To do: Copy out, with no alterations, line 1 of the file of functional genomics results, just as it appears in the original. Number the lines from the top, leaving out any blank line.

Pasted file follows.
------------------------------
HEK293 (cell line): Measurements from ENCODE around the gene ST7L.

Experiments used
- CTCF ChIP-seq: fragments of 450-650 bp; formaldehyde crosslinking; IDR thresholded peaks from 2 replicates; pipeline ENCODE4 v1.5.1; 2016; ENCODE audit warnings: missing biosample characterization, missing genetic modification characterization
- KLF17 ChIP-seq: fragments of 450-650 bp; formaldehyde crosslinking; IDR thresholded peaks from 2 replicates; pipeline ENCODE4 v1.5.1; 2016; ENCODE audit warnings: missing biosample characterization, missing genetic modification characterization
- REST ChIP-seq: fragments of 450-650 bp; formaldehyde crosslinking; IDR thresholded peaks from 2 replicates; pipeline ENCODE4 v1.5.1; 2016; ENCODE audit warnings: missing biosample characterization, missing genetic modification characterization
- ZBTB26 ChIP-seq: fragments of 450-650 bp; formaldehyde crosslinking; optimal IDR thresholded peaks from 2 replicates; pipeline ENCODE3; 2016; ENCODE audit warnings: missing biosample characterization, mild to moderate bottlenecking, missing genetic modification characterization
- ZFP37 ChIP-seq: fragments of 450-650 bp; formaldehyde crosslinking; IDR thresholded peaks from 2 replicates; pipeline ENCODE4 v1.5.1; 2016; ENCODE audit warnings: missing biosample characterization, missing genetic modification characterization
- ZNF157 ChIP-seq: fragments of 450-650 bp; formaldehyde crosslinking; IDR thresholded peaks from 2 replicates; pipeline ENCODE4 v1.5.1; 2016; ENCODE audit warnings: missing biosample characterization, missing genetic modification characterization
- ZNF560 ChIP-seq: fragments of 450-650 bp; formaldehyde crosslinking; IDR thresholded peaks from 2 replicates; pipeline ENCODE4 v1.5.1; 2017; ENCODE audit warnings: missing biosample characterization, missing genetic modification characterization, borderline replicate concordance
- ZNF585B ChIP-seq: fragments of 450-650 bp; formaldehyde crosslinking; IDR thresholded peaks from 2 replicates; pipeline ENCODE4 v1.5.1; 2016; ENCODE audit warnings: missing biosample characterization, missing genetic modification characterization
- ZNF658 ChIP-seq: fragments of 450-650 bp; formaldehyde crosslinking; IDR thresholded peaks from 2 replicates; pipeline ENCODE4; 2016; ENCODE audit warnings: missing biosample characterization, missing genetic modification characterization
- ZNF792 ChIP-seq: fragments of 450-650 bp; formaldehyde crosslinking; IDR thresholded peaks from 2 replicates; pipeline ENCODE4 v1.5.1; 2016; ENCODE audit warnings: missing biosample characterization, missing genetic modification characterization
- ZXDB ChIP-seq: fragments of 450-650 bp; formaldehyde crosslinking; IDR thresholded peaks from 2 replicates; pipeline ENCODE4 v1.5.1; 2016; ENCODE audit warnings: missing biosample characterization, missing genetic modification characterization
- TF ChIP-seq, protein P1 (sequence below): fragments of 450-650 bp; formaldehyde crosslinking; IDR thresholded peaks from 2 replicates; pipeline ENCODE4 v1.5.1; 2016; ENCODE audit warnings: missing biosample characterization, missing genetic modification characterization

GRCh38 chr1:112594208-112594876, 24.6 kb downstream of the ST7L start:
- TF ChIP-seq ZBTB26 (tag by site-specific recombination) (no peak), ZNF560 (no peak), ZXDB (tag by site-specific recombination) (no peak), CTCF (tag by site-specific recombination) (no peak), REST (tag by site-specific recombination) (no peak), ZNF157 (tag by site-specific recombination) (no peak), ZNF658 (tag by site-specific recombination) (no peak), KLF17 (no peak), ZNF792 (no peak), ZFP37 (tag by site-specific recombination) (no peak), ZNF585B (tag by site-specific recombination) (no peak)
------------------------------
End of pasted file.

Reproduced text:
HEK293 (cell line): Measurements from ENCODE around the gene ST7L.